The bill was signed on Aug. 22, 1996
During President Bill Clinton’s first term in office, much of the United States took for granted that there would be welfare reform of some sort. The question was what it would look like. The answer came 20 years ago, on Aug. 22, 1996, when Clinton signed the Personal Responsibility and Work Opportunity Reconciliation Act.
President Clinton had promised as much during his first run for the White House in 1992, coming out of a recession that had led to a 33% increase, between 1989 and 1994, in the number of households receiving Aid to Families with Dependent Children. A TIME/CNN survey in 1994 found that 81% of respondents wanted “fundamental reform” to the welfare system, and a slightly higher percentage believed that the system already in place discouraged needy people from finding work.
Several proposals emerged out of the discussion. The most out-there plan, known as Talent-Faircloth, included a stipulation to deny any benefits to women who had children out of wedlock before the age of 21, sending that money to orphanages instead. The others varied but the ones in play were largely focused on making sure that people couldn’t make an active choice to be on welfare rather than working. Meanwhile, many on the left hoped that change would come in the form of more support for families, not a system that they saw as, in the words of Barbara Ehrenreich, “an implicit attack on the dignity and personhood of every woman, black or white, poor or posh” for the way it played on the stereotype of the welfare mother.
By 1996, however, especially after the midterm election of 1994 moved the federal government to the right, with the next presidential election approaching and and two vetoes of previous Republican-crafted welfare bills under his belt, Clinton seems to have been out of options. He himself was said to have remarked that it was “a decent welfare bill wrapped in a sack of s–t,” but, as TIME reported, he signed:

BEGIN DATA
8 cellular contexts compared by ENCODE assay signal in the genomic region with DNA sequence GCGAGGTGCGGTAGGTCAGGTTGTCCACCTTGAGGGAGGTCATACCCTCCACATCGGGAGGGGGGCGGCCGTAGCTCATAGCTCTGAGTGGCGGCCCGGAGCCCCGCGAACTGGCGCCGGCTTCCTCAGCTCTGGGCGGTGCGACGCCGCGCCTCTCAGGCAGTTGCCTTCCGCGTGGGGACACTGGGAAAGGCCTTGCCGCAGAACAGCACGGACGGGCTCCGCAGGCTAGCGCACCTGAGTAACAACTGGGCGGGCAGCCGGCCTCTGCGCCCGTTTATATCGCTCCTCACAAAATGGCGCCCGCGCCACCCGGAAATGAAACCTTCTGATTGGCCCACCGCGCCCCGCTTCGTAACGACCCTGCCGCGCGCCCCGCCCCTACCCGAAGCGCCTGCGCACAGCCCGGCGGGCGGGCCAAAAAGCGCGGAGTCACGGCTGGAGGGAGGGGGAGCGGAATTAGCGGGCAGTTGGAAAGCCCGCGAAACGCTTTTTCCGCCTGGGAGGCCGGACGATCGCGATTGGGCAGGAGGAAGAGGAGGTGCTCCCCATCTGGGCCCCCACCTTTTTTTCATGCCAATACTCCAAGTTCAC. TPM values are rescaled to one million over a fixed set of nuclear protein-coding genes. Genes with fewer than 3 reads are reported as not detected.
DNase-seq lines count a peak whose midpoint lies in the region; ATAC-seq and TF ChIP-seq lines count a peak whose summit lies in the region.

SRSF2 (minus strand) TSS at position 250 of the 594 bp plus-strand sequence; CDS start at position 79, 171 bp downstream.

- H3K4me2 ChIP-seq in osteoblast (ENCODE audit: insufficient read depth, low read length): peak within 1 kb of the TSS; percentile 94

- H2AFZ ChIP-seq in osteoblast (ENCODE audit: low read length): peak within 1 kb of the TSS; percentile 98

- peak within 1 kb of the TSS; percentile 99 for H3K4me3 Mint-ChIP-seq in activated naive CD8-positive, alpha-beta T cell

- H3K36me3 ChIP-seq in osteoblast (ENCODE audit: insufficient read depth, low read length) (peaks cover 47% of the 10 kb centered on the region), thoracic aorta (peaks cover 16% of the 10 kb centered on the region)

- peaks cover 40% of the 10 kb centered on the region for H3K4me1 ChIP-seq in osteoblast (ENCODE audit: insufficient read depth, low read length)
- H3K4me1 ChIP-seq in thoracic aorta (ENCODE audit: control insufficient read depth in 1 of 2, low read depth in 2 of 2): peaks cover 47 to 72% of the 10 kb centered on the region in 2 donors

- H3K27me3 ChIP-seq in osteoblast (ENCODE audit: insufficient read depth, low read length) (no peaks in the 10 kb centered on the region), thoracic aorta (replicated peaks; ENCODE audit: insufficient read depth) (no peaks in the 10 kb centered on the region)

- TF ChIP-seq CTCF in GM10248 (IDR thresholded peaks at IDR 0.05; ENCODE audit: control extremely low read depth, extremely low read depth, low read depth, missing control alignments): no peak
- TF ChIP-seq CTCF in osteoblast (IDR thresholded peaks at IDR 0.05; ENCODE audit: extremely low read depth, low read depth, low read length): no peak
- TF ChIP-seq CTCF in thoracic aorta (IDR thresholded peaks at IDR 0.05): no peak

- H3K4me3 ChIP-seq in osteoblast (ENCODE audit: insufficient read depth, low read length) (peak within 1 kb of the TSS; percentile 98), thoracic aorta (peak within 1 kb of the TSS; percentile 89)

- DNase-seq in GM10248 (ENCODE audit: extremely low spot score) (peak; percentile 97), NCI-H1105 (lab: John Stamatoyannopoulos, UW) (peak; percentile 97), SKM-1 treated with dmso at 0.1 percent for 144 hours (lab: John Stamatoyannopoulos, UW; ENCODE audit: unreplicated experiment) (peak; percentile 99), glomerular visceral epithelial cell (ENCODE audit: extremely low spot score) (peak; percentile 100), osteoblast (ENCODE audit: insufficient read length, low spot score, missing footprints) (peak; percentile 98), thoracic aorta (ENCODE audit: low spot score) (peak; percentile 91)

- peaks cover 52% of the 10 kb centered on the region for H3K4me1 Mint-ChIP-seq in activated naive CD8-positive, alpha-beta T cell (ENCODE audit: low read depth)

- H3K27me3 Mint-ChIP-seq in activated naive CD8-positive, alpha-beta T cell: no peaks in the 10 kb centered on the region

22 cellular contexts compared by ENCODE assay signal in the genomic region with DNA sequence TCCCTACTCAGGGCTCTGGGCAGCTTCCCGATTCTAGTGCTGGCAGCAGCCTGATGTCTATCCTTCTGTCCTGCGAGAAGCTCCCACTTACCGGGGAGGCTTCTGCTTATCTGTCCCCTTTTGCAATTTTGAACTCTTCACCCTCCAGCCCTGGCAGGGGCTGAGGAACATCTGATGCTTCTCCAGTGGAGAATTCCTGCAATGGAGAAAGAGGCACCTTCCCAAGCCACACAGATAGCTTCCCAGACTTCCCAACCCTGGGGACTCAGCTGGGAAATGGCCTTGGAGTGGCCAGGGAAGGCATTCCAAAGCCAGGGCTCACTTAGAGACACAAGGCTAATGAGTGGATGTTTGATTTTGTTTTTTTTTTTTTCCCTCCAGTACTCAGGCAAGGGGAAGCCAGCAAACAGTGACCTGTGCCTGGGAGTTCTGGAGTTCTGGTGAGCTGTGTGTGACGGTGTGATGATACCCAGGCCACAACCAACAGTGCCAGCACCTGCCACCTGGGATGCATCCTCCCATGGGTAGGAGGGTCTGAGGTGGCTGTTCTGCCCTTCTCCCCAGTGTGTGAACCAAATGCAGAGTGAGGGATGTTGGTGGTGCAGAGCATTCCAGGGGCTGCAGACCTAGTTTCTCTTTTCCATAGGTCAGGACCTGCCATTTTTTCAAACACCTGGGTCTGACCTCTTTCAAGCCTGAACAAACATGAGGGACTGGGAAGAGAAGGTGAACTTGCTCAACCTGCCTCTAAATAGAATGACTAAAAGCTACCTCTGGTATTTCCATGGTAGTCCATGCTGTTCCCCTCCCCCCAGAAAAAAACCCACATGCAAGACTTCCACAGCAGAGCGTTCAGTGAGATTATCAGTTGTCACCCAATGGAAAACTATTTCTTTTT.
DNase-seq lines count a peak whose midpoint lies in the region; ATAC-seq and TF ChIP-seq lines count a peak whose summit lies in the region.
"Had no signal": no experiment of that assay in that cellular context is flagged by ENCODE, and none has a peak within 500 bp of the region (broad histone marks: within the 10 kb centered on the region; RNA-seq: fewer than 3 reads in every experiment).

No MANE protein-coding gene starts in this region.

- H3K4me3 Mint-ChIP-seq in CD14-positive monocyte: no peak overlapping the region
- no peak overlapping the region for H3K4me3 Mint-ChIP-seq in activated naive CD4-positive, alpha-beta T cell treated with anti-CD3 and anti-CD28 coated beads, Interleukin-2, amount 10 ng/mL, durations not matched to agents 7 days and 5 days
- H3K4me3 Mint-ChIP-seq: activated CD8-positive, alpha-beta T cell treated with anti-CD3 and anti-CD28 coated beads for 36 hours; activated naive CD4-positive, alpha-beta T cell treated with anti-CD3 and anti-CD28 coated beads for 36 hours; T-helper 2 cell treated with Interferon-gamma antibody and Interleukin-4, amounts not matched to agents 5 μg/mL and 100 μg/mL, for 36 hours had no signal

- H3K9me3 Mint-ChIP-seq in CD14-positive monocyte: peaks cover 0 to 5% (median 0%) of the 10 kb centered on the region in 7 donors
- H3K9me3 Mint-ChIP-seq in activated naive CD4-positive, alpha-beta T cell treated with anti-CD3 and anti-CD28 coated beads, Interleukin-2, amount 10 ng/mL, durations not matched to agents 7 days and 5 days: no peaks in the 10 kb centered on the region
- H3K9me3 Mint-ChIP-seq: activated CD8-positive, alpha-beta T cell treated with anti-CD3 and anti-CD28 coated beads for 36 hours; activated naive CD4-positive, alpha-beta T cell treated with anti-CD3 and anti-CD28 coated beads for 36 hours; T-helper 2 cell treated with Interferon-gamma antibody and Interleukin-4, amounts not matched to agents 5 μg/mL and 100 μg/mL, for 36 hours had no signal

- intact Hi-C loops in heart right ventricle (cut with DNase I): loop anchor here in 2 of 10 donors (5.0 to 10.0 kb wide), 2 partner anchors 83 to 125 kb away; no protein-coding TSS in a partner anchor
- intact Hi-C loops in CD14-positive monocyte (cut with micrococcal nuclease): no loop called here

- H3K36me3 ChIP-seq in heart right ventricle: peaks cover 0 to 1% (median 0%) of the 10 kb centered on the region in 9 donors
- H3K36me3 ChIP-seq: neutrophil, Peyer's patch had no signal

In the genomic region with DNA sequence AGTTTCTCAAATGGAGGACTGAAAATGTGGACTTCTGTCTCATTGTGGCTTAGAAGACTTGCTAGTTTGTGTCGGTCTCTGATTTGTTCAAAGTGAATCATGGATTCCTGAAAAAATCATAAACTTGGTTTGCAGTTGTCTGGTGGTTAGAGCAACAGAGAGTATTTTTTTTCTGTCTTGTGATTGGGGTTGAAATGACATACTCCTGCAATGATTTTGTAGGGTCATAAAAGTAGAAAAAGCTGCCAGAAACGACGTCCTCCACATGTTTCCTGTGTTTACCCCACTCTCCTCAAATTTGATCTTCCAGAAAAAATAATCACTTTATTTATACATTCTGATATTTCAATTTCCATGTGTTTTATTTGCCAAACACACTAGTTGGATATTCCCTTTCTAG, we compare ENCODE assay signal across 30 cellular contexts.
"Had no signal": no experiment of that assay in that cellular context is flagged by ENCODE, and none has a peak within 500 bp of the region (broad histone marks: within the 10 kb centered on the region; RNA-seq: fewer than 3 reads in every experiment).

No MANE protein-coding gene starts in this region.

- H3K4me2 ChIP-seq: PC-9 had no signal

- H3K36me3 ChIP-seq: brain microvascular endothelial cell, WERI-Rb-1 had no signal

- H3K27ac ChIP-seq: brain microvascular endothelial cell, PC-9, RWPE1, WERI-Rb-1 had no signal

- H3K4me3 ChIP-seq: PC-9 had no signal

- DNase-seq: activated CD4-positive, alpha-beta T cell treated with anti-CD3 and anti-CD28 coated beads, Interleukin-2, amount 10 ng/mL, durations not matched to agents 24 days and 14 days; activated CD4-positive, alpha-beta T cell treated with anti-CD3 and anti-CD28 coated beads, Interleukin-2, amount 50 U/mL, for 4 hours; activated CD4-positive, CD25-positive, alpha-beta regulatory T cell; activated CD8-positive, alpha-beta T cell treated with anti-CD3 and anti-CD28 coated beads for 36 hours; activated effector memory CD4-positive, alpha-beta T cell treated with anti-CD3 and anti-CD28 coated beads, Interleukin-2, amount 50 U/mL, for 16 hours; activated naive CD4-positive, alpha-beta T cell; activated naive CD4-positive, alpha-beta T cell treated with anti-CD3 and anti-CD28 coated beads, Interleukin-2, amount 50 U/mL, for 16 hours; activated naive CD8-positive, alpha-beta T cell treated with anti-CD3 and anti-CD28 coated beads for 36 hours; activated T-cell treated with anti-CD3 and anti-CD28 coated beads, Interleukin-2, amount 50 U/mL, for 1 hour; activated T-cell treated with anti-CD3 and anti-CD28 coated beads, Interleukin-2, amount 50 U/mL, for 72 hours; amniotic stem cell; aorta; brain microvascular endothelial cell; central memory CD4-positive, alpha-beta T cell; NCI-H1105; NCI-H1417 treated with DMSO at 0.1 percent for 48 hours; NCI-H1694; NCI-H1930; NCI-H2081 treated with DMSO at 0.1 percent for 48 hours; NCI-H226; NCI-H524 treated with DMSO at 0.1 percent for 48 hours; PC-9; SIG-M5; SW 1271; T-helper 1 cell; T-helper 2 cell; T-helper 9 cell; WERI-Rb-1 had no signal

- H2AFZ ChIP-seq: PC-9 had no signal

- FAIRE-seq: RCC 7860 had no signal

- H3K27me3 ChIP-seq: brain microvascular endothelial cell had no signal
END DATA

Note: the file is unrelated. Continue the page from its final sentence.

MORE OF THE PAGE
Historic turning points in social policy are not always obvious when they occur. Certainly Franklin D. Roosevelt did not foresee that some provisions of the Social Security Act he signed in 1935 would burgeon over the next 61 years into a mammoth federally financed and regulated welfare program. Last week, though, the equally historic nature of the decision facing Bill Clinton was clear not just to the White House but the whole nation. So the President turned his deliberations over a radical overhaul of F.D.R.’s welfare system into a solemn little drama.
Or perhaps a bit of “Kabuki theater,” as an official speculated, in which the actors played out stylized roles to a foregone conclusion. Several of the top 15 advisers who sat down with Clinton in the White House Cabinet Room for a supposedly decisive session Wednesday suspected the President had already made up his mind to sign the welfare-reform bill Congress was about to pass. A tip-off: Hillary Rodham Clinton was conveniently out of town at the Olympics in Atlanta and, White House watchers believe, already knew what her husband would do. If the First Lady had been in any real doubt about what her husband would do, Clinton watchers reasoned, Williams would have sat in to listen and report. Also, though no other participants knew it, senior policy adviser Bruce Reed had prepared only one advance draft of the speech Clinton would give, and it assumed a decision to sign (though Reed says he could have quickly revised it to defend a veto).